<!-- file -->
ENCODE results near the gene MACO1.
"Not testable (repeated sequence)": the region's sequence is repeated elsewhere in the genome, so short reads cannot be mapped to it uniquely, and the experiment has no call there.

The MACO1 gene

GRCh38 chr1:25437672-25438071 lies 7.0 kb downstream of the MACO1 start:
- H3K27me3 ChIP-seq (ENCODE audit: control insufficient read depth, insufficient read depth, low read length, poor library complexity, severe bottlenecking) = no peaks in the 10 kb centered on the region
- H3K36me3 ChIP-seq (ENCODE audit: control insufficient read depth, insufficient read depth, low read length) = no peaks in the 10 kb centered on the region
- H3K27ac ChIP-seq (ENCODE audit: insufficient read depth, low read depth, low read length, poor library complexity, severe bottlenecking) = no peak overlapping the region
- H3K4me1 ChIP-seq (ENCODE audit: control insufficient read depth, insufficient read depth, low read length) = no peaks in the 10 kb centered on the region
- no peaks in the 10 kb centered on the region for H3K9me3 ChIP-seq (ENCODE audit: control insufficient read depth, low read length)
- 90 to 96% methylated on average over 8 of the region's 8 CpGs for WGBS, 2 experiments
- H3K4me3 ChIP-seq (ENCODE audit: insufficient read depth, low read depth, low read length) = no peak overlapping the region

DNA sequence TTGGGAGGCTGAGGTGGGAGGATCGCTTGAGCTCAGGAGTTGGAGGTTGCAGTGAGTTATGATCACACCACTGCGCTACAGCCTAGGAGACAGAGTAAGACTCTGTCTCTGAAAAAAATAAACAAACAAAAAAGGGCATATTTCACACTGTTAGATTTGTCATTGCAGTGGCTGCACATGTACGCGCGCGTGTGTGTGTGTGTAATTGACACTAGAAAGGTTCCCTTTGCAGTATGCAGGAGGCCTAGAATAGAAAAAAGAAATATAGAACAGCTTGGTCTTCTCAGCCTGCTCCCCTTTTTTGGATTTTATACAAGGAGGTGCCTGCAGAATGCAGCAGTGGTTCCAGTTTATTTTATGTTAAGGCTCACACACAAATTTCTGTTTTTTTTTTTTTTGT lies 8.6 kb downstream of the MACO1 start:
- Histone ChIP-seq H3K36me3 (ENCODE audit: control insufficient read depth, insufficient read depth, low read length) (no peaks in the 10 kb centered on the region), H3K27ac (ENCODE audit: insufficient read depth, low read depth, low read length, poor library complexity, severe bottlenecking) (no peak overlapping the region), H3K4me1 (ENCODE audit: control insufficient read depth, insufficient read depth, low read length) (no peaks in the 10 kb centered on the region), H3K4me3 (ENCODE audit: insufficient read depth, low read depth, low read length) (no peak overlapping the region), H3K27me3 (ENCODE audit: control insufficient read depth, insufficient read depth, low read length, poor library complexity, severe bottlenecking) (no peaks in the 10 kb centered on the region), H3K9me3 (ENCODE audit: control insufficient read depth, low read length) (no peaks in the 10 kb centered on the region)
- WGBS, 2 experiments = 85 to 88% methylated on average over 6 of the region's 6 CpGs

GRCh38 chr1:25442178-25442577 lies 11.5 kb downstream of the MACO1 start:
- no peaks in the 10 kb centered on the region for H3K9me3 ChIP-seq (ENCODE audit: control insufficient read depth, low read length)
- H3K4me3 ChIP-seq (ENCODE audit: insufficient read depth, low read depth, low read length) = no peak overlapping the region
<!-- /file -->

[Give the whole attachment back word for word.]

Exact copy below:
ENCODE results near the gene MACO1.
"Not testable (repeated sequence)": the region's sequence is repeated elsewhere in the genome, so short reads cannot be mapped to it uniquely, and the experiment has no call there.

The MACO1 gene

GRCh38 chr1:25437672-25438071 lies 7.0 kb downstream of the MACO1 start:
- H3K27me3 ChIP-seq (ENCODE audit: control insufficient read depth, insufficient read depth, low read length, poor library complexity, severe bottlenecking) = no peaks in the 10 kb centered on the region
- H3K36me3 ChIP-seq (ENCODE audit: control insufficient read depth, insufficient read depth, low read length) = no peaks in the 10 kb centered on the region
- H3K27ac ChIP-seq (ENCODE audit: insufficient read depth, low read depth, low read length, poor library complexity, severe bottlenecking) = no peak overlapping the region
- H3K4me1 ChIP-seq (ENCODE audit: control insufficient read depth, insufficient read depth, low read length) = no peaks in the 10 kb centered on the region
- no peaks in the 10 kb centered on the region for H3K9me3 ChIP-seq (ENCODE audit: control insufficient read depth, low read length)
- 90 to 96% methylated on average over 8 of the region's 8 CpGs for WGBS, 2 experiments
- H3K4me3 ChIP-seq (ENCODE audit: insufficient read depth, low read depth, low read length) = no peak overlapping the region

DNA sequence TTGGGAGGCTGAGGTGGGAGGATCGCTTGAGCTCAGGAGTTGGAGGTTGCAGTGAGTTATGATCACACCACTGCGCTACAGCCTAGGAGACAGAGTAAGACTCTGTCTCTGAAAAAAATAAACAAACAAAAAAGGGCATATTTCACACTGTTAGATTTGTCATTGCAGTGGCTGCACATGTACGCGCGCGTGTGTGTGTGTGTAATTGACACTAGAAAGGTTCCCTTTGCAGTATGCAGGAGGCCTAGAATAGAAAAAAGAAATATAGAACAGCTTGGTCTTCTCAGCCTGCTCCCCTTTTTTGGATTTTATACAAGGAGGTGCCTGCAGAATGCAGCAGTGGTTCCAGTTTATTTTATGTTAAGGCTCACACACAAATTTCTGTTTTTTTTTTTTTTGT lies 8.6 kb downstream of the MACO1 start:
- Histone ChIP-seq H3K36me3 (ENCODE audit: control insufficient read depth, insufficient read depth, low read length) (no peaks in the 10 kb centered on the region), H3K27ac (ENCODE audit: insufficient read depth, low read depth, low read length, poor library complexity, severe bottlenecking) (no peak overlapping the region), H3K4me1 (ENCODE audit: control insufficient read depth, insufficient read depth, low read length) (no peaks in the 10 kb centered on the region), H3K4me3 (ENCODE audit: insufficient read depth, low read depth, low read length) (no peak overlapping the region), H3K27me3 (ENCODE audit: control insufficient read depth, insufficient read depth, low read length, poor library complexity, severe bottlenecking) (no peaks in the 10 kb centered on the region), H3K9me3 (ENCODE audit: control insufficient read depth, low read length) (no peaks in the 10 kb centered on the region)
- WGBS, 2 experiments = 85 to 88% methylated on average over 6 of the region's 6 CpGs

GRCh38 chr1:25442178-25442577 lies 11.5 kb downstream of the MACO1 start:
- no peaks in the 10 kb centered on the region for H3K9me3 ChIP-seq (ENCODE audit: control insufficient read depth, low read length)
- H3K4me3 ChIP-seq (ENCODE audit: insufficient read depth, low read depth, low read length) = no peak overlapping the region